Supreme Court Tells Cops To Quit Stealing So Much ... Err CONFISCATING So Much!
Dammit, Donald Trump is not the boss of us! We are not going to allow his giant, orange ass to blot out the sun. Other stuff is still happening, it still matters, and we're still going to discuss it. So let's talk about what went down at the Supreme Court yesterday. Because, despite the GOP's best efforts to ratfuck the judiciary, our court system is still working more or less properly.
Yesterday's oral argument in Timbs v. Indiana boils down to one basic question: Can state and local government just take all your shit if you commit a minor crime? Only they said it in legalese, which translates to "Does the Eighth Amendment's prohibition on excessive fines apply to state seizures through in rem proceedings?" Sexy!
When adopted, the Bill of Rights -- that is, the first 10 Amendments to the Constitution -- were not understood to apply to the states. But over time, courts have held that local governments are bound by specific Amendments. You do have the right to remain silent, whether you're (not) talking to the FBI or to the local sheriff. We are all in agreement that the Eighth Amendment's prohibition on cruel and unusual punishment means prisoners can't be flogged. The issue before the Court yesterday was whether the other part of the Eighth Amendment, the ban on excessive fines, is also incorporated, i.e. does it apply to the states.
And if you're saying to yourself, "Well, duh! It can possibly be legal for Sheriff Hogg to seize the General Lee just because he finds an empty bottle of moonshine in the trunk," well, you and Justice Gorsuch are in total agreement. (And you're dating yourself.)
JUSTICE GORSUCH: I mean, most -- most of the incorporation cases took place in like the 1940s.
MR. FISHER: Right.
JUSTICE GORSUCH: And here we are in 2018 --
MR. FISHER: Right.
JUSTICE GORSUCH: -- still litigating incorporation of the Bill of Rights. Really? Come on, General.
(The Solicitor General of Indiana, Thomas M. Fisher, is referred to as General. It's a weird world.)
Even Justice Kegstand is on the right side of this one.
JUSTICE KAVANAUGH: Well, for the clause, why do you have to take into account all of the history, to pick up on Justice Gorsuch's question? Isn't it just too late in the day to argue that any of the Bill of Rights is not incorporated? [...] But aren't -- but aren't all -- all the Bill of Rights at this point in our conception of what they stand for, the history of each of them, incorporated?
Yeah, still not forgiving that guy. Never gonna happen. But let's move on to the facts of this case.
In 2013, Tyson Timbs was a small-time drug dealer in Indiana with a serious heroin problem. He was also the owner of a really nice car, a LandRover LR2, purchased that year for $42,058.30 with proceeds from his father's life insurance policy. The police sent a confidential informant to buy small amounts of heroin from Timbs, once at his apartment, and once at a gas station where he sold the informant two grams of heroin for $260. The local police then seized his $42,000 car, arguing that it was used in the commission of a crime.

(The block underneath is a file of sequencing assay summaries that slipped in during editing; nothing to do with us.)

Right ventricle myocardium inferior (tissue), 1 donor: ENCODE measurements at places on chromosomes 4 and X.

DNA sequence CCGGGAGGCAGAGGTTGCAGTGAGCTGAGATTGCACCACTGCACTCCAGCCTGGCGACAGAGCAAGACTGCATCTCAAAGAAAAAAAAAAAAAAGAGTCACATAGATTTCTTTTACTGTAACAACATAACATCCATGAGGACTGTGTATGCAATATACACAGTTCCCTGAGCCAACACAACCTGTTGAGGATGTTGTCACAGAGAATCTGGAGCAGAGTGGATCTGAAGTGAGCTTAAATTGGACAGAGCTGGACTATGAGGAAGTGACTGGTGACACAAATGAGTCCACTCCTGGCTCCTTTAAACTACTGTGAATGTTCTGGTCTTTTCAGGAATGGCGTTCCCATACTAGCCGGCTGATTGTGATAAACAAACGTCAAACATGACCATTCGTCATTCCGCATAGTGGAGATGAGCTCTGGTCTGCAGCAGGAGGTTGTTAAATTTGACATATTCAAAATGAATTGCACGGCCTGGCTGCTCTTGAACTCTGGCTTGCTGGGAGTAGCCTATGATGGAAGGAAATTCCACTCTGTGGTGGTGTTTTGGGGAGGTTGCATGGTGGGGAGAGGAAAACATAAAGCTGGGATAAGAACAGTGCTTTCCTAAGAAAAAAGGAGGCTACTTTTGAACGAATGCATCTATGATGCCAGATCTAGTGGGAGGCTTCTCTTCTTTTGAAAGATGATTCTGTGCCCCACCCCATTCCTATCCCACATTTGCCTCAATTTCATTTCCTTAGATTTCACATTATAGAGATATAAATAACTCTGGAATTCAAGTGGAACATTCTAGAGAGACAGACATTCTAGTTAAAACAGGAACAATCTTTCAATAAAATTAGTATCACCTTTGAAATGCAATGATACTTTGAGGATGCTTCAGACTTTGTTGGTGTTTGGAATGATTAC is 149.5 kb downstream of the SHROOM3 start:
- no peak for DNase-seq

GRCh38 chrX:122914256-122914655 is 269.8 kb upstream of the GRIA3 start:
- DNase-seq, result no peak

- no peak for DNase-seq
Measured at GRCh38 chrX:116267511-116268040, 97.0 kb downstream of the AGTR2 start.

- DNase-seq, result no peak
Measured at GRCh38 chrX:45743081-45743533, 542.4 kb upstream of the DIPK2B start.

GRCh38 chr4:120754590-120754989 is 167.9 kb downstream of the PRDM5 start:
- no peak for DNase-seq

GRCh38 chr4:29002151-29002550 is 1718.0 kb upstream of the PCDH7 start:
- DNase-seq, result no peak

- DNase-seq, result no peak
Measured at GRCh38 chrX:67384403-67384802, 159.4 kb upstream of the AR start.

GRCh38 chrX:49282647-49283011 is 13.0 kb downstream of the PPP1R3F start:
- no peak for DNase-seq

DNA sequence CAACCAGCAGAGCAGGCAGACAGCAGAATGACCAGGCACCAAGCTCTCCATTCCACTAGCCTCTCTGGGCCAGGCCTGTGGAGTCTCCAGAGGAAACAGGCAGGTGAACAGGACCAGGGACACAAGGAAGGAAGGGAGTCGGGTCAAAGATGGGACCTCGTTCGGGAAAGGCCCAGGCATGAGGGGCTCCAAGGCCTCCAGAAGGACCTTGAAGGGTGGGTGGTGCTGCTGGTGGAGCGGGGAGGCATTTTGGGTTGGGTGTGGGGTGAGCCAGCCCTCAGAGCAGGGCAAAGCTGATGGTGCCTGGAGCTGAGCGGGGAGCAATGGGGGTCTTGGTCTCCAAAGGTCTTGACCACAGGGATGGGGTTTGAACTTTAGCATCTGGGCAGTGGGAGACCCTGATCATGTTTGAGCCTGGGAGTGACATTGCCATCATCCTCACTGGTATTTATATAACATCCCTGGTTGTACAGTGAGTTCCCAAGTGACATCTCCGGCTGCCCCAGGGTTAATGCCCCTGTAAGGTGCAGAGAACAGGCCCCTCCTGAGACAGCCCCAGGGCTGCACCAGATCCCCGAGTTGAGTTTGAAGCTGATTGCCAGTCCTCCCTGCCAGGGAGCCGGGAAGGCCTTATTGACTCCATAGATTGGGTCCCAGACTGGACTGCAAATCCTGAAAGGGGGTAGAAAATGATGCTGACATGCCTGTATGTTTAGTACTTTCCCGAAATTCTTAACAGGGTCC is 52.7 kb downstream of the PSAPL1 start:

Technically, they sued the car itself, bringing a suit in rem, i.e. against a thing, as well as in personam, i.e. against Tyson Timbs as a person. Which is why his case looked like this.
Timbs's lawyer Wesley Hottot of the Institute for Justice faced some handwringing from Justices Alito and Roberts over dragging the Supreme Court into annoying fights over the definition of "excessive." That Chief Justice Roberts is a bold thinker -- said no one ever.
Then it was General Fisher's turn at the podium, where he got SMACKED. Justice Breyer even got him to admit that, by Indiana's logic, it would be totes cool for the state to seize a Bugatti if someone were driving it five miles over the speed limit.
JUSTICE BREYER: So what is to happen if a state needing revenue says anyone who speeds has to forfeit the Bugatti, Mercedes, or a special Ferrari or even jalopy?
MR. FISHER: There -- no, there is no -- there is no excessive fines issue there. I -- what I will say and what I think is important to -- to remember is that there is a constitutional limit, which is the proof of instrumentality, the need to prove nexus. [Meaning, was the forfeited asset used in commission of the crime.]
JUSTICE BREYER: That isn't a problem because it was the Bugatti in which he was speeding.
MR. FISHER: Right.
JUSTICE BREYER: So -- so there is all the nexus.
MR. FISHER: Historically -
JUSTICE BREYER: Now I just wonder, what -- what is it? What is it? Is that just permissible under the Constitution?
MR. FISHER: To forfeit the Bugatti for speeding?
JUSTICE BREYER: Yeah, and, by the way, it was only five miles an hour -
MR. FISHER: Yeah.
JUSTICE BREYER: -- above the speed limit.
MR. FISHER: Well, you know, the answer is yes. And I would call your attention to the -
JUSTICE BREYER: Is it yes?
MR. FISHER: Yes, it's forfeitable.
You really, really don't want to be that guy. Ian Millhiser at Think Progress has an interesting analysis of a split between Bush and Trump appointees in this case. But we note that Clarence Thomas isn't impressed with podunk sheriffs who fill their towns' coffers by shaking down passing drivers, either.
So, yes, everything is awful all the time. But if the Supreme Court finally intervenes and stops rapacious local governments from using minor crimes to hoover up assets -- and it sure looks like it will -- it's a very Nice TIme. We're not used to being on the same said as Justice Gorsuch, but ... "Come on, General!"
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Liz Dye lives in Baltimore with her wonderful husband and a houseful of teenagers. When she isn't being mad about a thing on the internet, she's hiding in plain sight in the carpool line. She's the one wearing yoga pants glaring at her phone.